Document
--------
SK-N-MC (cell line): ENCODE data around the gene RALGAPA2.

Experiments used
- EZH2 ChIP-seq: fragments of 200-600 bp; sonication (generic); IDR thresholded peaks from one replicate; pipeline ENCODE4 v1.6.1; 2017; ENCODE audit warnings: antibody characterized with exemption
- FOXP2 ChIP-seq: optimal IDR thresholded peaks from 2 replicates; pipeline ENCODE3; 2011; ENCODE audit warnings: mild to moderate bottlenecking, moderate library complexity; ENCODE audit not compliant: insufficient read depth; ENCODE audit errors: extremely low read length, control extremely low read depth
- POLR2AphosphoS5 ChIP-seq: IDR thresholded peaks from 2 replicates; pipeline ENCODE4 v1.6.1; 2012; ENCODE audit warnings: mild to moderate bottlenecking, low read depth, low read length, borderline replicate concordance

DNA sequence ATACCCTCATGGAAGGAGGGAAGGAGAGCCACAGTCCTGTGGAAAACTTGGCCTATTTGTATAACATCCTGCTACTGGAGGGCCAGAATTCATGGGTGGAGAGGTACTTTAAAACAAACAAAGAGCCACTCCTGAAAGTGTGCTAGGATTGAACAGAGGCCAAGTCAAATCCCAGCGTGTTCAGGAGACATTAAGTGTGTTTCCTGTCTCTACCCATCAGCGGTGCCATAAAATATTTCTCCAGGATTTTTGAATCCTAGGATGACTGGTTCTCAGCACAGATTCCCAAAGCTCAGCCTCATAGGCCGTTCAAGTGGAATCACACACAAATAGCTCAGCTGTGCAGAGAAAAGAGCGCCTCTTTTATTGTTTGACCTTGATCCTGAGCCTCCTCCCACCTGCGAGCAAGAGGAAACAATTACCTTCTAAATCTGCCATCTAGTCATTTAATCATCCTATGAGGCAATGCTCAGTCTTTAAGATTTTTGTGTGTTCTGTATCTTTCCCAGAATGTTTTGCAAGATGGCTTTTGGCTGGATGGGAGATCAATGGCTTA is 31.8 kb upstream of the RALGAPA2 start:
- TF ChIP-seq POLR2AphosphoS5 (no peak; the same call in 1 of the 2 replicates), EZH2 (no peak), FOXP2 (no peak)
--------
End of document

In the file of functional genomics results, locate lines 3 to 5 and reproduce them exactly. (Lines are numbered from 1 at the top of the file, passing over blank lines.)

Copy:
- EZH2 ChIP-seq: fragments of 200-600 bp; sonication (generic); IDR thresholded peaks from one replicate; pipeline ENCODE4 v1.6.1; 2017; ENCODE audit warnings: antibody characterized with exemption
- FOXP2 ChIP-seq: optimal IDR thresholded peaks from 2 replicates; pipeline ENCODE3; 2011; ENCODE audit warnings: mild to moderate bottlenecking, moderate library complexity; ENCODE audit not compliant: insufficient read depth; ENCODE audit errors: extremely low read length, control extremely low read depth
- POLR2AphosphoS5 ChIP-seq: IDR thresholded peaks from 2 replicates; pipeline ENCODE4 v1.6.1; 2012; ENCODE audit warnings: mild to moderate bottlenecking, low read depth, low read length, borderline replicate concordance